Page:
French heiress renounces claim to Nazi-looted Pissarro
A French heiress who spent years trying to win back a priceless impressionist painting that was stolen by the Nazis on Tuesday renounced her claim to the work to end a feud with an American university.
Leone Meyer, 81, spent nearly a decade trying to secure ownership of Pissarro's 1886 "La Bergere rentrant des moutons" (Shepherdess Bringing in Sheep), which was seized from her parents during the occupation of Paris in World War II.
After the war, the painting ended up in Switzerland before winding up in a private US collection.
In 2016 Meyer was declared its rightful owner but the terms of the deal struck with the University of Oklahoma, to which the work was bequeathed in 2000, prevented her from realising her dream of leaving it to the Musee d'Orsay in Paris, a temple of impressionist art.
"Mrs Meyer has decided to put an end to her struggle to obtain restitution of this painting. UO has now obtained full title of the painting," her lawyer Ron Soffer confirmed Tuesday.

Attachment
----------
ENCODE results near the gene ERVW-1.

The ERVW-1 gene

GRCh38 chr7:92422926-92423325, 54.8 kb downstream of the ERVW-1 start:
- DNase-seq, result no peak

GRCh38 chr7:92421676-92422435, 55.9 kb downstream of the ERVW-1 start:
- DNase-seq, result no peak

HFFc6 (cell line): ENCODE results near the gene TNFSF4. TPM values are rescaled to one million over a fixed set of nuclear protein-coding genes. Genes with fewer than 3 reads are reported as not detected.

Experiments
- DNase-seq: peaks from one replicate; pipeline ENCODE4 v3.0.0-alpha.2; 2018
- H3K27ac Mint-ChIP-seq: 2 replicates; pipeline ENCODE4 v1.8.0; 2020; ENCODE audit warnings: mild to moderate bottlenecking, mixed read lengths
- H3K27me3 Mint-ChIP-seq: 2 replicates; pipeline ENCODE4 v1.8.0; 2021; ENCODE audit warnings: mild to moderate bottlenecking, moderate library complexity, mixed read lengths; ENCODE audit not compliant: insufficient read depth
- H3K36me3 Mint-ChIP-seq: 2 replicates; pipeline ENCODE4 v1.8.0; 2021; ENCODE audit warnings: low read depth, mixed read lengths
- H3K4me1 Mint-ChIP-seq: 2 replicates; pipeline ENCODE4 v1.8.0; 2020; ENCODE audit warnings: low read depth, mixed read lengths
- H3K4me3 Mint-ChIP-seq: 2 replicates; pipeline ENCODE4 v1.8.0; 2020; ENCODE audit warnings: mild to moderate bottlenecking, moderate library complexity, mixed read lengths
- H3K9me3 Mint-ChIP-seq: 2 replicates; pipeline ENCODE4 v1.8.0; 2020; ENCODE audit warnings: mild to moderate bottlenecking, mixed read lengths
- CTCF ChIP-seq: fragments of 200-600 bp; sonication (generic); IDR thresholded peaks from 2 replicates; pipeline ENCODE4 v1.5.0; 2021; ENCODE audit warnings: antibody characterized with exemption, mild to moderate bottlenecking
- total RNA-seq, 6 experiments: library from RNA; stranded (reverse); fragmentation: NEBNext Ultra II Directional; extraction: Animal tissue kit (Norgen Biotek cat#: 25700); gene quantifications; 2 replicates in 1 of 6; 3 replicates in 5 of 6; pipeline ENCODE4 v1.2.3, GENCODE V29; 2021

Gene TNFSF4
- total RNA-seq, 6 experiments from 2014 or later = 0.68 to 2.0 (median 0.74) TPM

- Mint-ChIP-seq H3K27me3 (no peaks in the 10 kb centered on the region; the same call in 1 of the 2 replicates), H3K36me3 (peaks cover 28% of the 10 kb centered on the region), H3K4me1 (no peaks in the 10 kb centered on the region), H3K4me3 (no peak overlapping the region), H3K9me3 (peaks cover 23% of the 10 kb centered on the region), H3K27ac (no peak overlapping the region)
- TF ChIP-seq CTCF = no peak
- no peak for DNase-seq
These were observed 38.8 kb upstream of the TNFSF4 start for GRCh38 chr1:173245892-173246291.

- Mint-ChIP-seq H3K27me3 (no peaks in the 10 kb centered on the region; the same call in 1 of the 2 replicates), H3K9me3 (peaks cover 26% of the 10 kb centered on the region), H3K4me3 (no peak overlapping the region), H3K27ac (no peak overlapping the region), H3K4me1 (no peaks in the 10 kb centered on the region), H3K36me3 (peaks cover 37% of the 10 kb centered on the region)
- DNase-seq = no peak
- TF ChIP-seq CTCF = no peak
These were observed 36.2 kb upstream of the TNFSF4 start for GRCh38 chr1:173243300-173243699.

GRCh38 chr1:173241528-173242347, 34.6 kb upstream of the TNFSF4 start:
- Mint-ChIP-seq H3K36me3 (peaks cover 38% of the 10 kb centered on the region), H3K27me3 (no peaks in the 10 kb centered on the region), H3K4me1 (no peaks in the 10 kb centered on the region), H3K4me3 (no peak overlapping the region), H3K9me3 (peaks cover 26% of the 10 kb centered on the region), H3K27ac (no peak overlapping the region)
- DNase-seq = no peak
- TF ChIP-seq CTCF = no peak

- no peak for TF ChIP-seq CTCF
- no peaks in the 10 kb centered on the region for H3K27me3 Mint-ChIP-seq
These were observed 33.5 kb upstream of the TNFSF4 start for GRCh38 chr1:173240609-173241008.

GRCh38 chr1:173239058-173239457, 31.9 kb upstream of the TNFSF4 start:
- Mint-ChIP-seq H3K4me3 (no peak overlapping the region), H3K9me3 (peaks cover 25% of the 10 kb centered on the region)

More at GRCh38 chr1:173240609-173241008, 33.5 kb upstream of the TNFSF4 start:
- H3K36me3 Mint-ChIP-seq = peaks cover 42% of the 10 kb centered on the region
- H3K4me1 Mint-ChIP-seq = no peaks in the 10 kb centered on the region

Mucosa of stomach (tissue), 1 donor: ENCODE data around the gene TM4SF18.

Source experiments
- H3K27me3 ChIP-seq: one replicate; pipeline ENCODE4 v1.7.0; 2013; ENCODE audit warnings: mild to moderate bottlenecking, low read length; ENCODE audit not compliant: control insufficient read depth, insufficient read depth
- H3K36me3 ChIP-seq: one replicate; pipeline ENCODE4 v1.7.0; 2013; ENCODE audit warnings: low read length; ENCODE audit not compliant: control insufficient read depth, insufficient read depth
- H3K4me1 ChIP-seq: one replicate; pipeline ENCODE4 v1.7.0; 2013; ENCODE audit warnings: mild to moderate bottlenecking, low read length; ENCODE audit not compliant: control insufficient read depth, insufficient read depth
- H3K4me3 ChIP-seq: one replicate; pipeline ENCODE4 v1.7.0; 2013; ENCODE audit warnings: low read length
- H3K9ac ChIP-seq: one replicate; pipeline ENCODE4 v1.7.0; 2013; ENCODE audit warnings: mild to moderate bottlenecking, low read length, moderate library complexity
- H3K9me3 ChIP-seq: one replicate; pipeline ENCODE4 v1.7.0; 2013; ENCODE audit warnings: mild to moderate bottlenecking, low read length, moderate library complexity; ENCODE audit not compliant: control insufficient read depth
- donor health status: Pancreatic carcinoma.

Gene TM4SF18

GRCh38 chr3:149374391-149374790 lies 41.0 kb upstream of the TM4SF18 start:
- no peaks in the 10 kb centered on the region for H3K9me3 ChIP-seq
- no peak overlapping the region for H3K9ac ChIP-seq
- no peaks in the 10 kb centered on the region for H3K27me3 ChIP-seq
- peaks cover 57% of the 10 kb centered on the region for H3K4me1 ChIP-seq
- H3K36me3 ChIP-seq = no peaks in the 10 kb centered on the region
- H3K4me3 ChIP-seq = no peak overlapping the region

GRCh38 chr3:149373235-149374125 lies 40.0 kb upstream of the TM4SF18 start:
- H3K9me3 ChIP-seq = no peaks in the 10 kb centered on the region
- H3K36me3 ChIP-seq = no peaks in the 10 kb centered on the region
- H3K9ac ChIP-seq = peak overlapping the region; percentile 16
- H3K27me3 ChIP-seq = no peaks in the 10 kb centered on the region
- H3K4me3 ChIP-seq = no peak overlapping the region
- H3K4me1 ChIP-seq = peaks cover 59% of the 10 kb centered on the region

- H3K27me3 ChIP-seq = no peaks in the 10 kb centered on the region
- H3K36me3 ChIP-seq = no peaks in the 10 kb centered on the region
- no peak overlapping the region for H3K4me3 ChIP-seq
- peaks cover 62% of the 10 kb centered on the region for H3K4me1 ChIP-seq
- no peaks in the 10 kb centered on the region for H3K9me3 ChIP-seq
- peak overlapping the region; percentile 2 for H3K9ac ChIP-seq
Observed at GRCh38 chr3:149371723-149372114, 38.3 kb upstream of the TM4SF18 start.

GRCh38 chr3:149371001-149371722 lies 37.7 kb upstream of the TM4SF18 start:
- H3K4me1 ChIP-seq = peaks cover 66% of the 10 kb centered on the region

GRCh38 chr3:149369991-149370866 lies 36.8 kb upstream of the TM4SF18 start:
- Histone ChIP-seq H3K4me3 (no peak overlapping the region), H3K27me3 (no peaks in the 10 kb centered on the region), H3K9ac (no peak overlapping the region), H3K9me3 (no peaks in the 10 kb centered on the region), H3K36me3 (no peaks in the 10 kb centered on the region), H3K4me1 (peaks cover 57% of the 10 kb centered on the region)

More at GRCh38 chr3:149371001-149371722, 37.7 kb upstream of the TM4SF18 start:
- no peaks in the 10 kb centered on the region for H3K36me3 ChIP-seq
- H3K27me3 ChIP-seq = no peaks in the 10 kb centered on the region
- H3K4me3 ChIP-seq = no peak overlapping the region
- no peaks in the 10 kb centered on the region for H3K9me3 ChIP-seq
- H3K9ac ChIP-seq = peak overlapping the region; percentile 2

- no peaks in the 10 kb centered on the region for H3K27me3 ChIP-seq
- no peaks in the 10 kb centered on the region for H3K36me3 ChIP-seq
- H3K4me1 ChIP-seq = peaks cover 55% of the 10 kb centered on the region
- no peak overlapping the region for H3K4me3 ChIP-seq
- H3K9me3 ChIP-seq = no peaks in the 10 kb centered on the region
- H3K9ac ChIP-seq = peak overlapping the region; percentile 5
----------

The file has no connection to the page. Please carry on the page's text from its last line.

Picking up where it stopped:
Meyer had fought hard to overturn a clause in the restitution contract, which stipulated that the oil-on-canvas painting be rotated between museums in Paris and Oklahoma every three years -- a commitment that the Musee d'Orsay had rejected as too costly.
In a statement a day before a French court was due to rule on the dispute, Meyer said that she had "no other choice but to take heed of the inescapable conclusion that it will be impossible to persuade the different parties to whose attention I have brought this matter".
"This is the reason why I have decided to give up all my rights and even my title to this painting, in favor of the Foundation of the University of Oklahoma," she said.
Shepherdess Bringing in Sheep was one of Pissarro's first works completed in the pointillist style, using small dots of paint.
The Nazis seized it in 1941 from Meyer's parents Raoul Meyer, who ran the Paris department store Galeries Lafayette for decades, and Yvonne Bader, the daughter of the store's founder.
Several artworks stolen by the Nazis from Jewish families have been at the centre of court cases in Europe in recent years.
This is the second one involving a painting by Pissarro.
The American couple had argued they had no idea it had been stolen when they bought it at auction.